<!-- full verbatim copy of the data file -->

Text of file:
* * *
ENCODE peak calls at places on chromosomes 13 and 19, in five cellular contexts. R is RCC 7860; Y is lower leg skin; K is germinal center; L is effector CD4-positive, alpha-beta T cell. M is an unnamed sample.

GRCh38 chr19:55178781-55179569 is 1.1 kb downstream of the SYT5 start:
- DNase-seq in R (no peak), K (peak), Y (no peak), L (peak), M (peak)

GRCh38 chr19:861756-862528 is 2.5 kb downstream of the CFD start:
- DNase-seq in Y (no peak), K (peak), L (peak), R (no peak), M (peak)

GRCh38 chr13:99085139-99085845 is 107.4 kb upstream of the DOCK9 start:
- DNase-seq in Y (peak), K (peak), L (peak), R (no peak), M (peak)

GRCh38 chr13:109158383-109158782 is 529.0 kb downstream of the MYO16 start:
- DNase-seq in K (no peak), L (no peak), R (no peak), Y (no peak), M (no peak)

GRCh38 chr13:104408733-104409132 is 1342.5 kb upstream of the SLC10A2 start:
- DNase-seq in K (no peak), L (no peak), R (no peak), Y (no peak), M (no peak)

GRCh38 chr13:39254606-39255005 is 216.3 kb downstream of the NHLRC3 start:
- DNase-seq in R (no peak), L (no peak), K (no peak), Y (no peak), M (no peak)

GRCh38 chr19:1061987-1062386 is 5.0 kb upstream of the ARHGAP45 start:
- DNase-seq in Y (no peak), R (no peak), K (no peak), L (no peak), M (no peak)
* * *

ENCODE peak calls at places on chromosomes 13 and 19, in five cellular contexts. R is RCC 7860; Y is lower leg skin; K is germinal center; L is effector CD4-positive, alpha-beta T cell. M is an unnamed sample.

GRCh38 chr19:55178781-55179569 is 1.1 kb downstream of the SYT5 start:
- DNase-seq in R (no peak), K (peak), Y (no peak), L (peak), M (peak)

GRCh38 chr19:861756-862528 is 2.5 kb downstream of the CFD start:
- DNase-seq in Y (no peak), K (peak), L (peak), R (no peak), M (peak)

GRCh38 chr13:99085139-99085845 is 107.4 kb upstream of the DOCK9 start:
- DNase-seq in Y (peak), K (peak), L (peak), R (no peak), M (peak)

GRCh38 chr13:109158383-109158782 is 529.0 kb downstream of the MYO16 start:
- DNase-seq in K (no peak), L (no peak), R (no peak), Y (no peak), M (no peak)

GRCh38 chr13:104408733-104409132 is 1342.5 kb upstream of the SLC10A2 start:
- DNase-seq in K (no peak), L (no peak), R (no peak), Y (no peak), M (no peak)

GRCh38 chr13:39254606-39255005 is 216.3 kb downstream of the NHLRC3 start:
- DNase-seq in R (no peak), L (no peak), K (no peak), Y (no peak), M (no peak)

GRCh38 chr19:1061987-1062386 is 5.0 kb upstream of the ARHGAP45 start:
- DNase-seq in Y (no peak), R (no peak), K (no peak), L (no peak), M (no peak)